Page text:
When Sandler shifts her attention from historiated initials to marginal imagery, her overall analysis becomes richer and her methodological contribution greater. The marginal or border illustrations (she is careful to avoid the term “marginalia” which could engender limited or predisposed readings of the imagery) include foliate, figural, and heraldic elements, all of which help to coalesce the mise-en-page of the manuscript and create a series of complex relationships between initials, marginal elements, and often the text itself. For instance, a number of “marginal” figures (both human and hybrid) “chew, grasp, tug and twist the foliage, are entangled with it, climb on it, tend it like gardeners, and in general express the idea of dominion and power to shape the organic material” (75). Such images, Sandler states, must be interpreted in multiple ways, e.g., as metaphors for the creative acts of the artists and scribes and simultaneously as models for the use of the book, whose “words are to be grasped, chewed and digested” by the Bohun reader (75). The marginal decoration also contains one of the earliest depictions of the Man of Sorrows in England—certainly an important reflection of Bohun devotion—and a series of carnal nudes, many engaged in sexual exploits and other behavioral sins. Food for thought, indeed. As Sandler notes, earlier generations of scholars likely viewed the marginal images in Egerton 3277 as too shocking or too insignificant in relation to the religious content of the book and were therefore in need of comprehensive treatment (84). Although Sandler offers judicious analysis of some of these vivid images, it would seem that more work locating them in the larger English context remains to be done.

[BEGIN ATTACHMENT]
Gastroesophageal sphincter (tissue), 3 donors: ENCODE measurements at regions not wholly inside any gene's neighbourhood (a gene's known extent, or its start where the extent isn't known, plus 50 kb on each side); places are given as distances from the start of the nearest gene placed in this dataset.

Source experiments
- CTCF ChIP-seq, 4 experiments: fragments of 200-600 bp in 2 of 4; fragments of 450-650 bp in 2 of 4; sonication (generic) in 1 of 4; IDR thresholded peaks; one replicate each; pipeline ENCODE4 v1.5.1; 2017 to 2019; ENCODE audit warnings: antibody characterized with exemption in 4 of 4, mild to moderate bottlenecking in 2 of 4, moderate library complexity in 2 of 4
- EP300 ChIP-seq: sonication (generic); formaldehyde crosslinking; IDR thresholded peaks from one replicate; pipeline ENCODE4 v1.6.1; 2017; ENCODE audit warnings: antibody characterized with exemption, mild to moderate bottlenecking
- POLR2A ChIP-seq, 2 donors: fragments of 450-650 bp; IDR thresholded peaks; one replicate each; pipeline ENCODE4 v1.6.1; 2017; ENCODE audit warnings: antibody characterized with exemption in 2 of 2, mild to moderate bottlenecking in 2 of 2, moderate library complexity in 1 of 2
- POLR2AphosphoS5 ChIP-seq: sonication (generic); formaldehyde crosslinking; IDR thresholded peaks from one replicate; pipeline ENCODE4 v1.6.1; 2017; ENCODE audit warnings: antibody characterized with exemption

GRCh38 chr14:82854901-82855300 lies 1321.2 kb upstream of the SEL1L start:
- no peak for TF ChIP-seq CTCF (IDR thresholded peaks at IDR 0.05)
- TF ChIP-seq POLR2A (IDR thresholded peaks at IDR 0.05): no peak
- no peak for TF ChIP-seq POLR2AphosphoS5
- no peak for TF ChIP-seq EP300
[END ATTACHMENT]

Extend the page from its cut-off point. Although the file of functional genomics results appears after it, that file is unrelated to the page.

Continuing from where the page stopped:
Illuminators and Patrons is a welcome addition to the British Library’s monographic publications (in association with the University of Toronto Press) on major manuscripts in its collection, such as Kathryn A. Smith’s recent monograph on the mystifying Taymouth Hours (2012), Janet Backhouse’s concise but stunning volume on the Sherborne Missal (1999), and Claire Donovan’s important study of the De Brailes Hours (1991). Indeed, Sandler’s contribution may indicate the British Library’s ever-increasing dedication to scholarly breadth and high-value production of books on medieval illuminated manuscripts. Illuminators and Patrons is replete with color reproductions and features a large number of “close-up” details to highlight key points for the reader. Additionally, the book comes with a DVD that reproduces every folio of the manuscript in images that can be enlarged for close, detailed study. Scholars of medieval art history and manuscript studies especially will find Illuminators and Patrons an accessible, convenient, and important resource on patronage and manuscript illumination in fourteenth-century England and beyond.

Laura J. Whatley
Assistant Professor of Art History, Department of Fine Arts, Auburn University at Montgomery